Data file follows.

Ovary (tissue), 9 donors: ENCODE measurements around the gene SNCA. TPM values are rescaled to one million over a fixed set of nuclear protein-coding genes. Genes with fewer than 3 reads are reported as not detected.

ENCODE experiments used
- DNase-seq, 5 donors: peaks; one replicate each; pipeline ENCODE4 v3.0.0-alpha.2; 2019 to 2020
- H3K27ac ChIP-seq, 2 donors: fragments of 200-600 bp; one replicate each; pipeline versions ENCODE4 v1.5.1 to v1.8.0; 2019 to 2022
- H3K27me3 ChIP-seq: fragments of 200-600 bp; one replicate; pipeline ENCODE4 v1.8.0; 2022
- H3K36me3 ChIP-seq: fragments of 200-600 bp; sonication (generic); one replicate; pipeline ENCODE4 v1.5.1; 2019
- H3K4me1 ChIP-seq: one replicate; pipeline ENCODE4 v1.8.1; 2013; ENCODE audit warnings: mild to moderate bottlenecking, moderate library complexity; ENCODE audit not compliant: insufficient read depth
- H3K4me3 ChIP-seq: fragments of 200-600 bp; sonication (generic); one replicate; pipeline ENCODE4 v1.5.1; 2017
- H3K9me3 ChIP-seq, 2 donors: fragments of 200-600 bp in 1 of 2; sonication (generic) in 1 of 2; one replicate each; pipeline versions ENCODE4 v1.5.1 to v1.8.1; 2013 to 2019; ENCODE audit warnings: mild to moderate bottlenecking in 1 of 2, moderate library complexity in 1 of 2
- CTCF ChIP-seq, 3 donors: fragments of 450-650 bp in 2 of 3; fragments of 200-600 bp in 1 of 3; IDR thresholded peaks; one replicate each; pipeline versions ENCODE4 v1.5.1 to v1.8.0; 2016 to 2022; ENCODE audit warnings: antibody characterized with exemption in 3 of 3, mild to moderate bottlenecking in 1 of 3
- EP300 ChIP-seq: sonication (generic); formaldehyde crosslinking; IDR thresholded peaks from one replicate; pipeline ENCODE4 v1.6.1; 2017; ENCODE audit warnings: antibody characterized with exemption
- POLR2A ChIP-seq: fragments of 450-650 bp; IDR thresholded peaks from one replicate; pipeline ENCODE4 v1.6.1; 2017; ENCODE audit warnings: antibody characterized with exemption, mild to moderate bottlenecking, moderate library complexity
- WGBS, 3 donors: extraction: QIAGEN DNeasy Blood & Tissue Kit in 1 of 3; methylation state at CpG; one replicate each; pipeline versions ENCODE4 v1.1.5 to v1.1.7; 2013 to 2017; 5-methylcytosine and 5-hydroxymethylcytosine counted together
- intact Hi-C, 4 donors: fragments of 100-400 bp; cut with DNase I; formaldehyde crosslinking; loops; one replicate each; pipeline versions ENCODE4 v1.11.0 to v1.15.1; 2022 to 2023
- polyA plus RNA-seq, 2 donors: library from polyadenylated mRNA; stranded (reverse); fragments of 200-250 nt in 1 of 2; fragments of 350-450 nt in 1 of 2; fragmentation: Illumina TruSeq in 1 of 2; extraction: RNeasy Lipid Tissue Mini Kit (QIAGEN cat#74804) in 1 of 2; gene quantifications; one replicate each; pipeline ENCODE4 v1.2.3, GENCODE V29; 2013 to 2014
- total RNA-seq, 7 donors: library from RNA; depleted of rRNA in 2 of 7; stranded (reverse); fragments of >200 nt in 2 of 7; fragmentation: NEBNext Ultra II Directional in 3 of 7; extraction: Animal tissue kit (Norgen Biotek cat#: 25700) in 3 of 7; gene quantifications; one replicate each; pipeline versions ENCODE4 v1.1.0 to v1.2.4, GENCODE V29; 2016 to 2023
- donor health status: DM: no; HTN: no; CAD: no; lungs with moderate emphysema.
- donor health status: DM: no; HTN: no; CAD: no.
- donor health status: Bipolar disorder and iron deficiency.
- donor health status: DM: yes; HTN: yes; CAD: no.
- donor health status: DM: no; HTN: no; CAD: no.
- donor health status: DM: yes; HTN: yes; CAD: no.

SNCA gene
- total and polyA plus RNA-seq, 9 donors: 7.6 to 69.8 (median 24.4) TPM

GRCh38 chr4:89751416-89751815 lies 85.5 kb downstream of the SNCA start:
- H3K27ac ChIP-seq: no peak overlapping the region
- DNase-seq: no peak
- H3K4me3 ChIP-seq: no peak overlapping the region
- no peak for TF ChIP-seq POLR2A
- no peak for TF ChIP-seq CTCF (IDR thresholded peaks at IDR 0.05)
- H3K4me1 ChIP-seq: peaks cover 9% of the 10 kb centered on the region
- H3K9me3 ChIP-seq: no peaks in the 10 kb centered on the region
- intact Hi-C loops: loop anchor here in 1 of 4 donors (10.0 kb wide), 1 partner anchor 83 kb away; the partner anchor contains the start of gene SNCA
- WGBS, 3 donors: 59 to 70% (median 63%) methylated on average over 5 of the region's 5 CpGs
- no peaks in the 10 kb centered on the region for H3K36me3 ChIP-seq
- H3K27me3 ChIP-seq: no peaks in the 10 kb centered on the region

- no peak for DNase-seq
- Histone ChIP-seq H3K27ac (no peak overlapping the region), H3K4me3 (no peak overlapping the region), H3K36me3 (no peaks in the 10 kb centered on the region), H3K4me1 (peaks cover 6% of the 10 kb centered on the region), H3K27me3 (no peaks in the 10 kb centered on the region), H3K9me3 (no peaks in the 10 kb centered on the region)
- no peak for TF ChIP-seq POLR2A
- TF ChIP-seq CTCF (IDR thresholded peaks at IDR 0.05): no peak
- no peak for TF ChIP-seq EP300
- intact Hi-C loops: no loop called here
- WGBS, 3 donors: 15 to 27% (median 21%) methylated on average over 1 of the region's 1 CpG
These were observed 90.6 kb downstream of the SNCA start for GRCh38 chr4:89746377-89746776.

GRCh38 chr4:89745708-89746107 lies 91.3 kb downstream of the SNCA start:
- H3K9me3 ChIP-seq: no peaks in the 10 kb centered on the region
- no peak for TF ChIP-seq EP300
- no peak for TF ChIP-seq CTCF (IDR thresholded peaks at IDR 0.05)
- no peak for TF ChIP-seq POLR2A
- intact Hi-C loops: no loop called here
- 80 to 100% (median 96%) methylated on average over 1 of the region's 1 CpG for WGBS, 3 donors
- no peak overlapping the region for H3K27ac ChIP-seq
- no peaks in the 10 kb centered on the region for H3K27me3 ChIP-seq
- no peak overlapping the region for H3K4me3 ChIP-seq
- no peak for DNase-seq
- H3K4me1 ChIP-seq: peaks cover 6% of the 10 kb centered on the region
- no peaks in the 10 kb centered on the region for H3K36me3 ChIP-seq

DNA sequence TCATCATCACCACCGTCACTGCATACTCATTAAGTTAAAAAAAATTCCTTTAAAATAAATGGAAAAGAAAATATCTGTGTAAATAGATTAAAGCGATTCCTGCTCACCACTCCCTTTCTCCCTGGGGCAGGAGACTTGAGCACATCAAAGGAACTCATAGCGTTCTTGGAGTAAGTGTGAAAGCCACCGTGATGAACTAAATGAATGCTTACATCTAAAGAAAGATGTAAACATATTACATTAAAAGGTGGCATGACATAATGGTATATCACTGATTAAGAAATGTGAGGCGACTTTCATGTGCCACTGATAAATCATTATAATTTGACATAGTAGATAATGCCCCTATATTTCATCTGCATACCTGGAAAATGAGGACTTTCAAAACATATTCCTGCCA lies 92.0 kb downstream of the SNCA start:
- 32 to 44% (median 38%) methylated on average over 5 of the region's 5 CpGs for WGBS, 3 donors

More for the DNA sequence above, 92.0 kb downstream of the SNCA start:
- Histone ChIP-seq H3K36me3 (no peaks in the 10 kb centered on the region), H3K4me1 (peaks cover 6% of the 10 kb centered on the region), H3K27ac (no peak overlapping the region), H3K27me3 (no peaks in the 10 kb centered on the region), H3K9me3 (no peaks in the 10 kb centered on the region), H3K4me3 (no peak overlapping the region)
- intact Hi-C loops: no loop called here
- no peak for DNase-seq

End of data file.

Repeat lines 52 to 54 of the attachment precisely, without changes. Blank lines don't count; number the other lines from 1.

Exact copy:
- no peak overlapping the region for H3K27ac ChIP-seq
- no peaks in the 10 kb centered on the region for H3K27me3 ChIP-seq
- no peak overlapping the region for H3K4me3 ChIP-seq